Five horses were admitted for treatment of smoke-inhalation injuries sustained in a barn fire. Three of the horses were mildly affected, with high respiratory rates (24 to 36 breaths/min) and normal to low arterial oxygen tensions (77.0 to 94.1 mm of Hg), and responded well to administration of diuretics, bronchodilators, corticosteroids, and antibiotics. The 2 remaining horses were severely affected. Both were in respiratory distress, with markedly low arterial oxygen tensions (50.4 and 57.1 mm of Hg) and cyanosis. These 2 horses required fluid resuscitation in addition to the treatments given to the less severely affected horses. Tracheostomy was performed to facilitate removal of large, obstructive, pseudomembranous tracheobronchial casts. Oxygen was administered by nasal or tracheal insufflation or by use of a high-frequency jet ventilator. The most severely affected horse developed hemorrhagic colitis and was euthanatized. The 4 surviving horses recovered in 2 to 5 months and resumed working without reduction in performance capability.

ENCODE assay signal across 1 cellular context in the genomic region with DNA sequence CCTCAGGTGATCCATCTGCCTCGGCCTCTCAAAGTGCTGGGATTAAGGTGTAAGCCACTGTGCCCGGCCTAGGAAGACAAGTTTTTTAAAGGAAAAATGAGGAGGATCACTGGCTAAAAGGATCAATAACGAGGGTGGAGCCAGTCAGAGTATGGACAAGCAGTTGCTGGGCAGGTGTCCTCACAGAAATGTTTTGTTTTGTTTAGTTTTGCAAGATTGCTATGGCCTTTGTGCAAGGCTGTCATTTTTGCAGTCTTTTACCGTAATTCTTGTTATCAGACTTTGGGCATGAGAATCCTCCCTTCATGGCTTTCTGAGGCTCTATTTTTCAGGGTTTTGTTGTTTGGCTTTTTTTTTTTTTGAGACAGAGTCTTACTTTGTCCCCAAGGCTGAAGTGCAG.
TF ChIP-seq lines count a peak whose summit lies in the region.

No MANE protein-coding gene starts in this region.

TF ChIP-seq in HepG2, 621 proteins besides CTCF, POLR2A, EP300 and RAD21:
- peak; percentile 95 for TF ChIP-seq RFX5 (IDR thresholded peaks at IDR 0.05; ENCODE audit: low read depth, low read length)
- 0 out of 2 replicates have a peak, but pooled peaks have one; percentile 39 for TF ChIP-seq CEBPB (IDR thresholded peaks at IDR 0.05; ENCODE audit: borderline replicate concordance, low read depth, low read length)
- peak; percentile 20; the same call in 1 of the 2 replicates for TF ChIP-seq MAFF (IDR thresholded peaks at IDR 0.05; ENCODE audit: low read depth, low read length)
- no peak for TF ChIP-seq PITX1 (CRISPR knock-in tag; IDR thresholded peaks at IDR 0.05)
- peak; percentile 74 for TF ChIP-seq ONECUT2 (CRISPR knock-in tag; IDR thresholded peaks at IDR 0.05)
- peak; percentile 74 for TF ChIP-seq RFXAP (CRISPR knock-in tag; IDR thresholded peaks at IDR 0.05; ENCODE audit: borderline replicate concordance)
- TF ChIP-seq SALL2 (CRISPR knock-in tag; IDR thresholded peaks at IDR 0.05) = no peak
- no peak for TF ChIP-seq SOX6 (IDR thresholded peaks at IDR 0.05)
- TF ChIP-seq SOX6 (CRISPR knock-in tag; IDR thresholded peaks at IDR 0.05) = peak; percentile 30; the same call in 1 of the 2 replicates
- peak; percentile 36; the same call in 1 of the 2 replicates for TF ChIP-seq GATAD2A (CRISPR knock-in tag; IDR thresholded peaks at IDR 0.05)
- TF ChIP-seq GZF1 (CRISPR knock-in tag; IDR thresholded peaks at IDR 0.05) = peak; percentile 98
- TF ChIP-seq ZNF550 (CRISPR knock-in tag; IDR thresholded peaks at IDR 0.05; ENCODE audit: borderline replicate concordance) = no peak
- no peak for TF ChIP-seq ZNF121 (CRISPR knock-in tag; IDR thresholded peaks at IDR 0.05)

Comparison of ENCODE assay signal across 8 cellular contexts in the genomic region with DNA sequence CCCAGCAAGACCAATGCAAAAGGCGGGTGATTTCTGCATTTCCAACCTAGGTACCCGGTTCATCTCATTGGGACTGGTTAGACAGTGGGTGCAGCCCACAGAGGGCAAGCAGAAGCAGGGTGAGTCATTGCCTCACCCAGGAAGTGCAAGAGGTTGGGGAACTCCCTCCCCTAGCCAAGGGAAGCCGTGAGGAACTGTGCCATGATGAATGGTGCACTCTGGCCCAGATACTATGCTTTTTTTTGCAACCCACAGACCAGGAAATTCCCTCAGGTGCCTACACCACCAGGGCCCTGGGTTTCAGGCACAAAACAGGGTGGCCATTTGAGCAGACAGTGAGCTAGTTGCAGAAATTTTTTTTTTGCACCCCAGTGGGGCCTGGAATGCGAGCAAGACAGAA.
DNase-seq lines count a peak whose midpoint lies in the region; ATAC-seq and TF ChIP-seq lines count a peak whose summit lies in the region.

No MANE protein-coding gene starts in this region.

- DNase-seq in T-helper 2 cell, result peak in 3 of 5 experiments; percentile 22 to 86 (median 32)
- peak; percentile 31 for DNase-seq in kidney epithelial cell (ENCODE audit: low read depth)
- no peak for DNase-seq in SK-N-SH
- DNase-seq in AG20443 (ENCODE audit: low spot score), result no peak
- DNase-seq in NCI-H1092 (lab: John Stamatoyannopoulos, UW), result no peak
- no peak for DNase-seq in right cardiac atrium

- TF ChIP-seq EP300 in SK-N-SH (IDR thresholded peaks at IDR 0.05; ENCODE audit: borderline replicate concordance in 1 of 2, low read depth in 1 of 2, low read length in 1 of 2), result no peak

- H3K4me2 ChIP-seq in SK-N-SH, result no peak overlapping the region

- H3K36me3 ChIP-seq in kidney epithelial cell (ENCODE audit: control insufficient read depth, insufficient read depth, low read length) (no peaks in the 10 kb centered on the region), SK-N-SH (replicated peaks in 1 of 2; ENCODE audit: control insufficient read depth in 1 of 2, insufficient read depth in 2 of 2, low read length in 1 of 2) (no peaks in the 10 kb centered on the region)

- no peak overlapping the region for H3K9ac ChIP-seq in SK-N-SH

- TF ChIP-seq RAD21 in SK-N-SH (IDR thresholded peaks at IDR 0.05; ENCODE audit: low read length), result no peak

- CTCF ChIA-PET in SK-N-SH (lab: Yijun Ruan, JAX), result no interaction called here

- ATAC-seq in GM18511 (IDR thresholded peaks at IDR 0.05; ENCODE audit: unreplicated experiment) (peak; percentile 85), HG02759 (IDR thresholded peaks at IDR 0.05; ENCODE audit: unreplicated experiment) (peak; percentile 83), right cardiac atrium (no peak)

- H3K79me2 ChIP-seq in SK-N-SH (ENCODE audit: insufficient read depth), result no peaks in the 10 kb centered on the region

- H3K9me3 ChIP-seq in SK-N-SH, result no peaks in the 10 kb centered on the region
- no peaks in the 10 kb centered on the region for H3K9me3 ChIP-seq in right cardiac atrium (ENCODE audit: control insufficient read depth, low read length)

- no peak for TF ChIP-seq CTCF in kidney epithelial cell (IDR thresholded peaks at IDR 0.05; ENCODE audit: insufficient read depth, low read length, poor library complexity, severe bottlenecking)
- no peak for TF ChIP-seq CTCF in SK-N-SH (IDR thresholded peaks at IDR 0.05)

|Original language||English (US)|
|Number of pages||4|
|Journal||Journal of the American Veterinary Medical Association|
|State||Published - Jan 1 1993|
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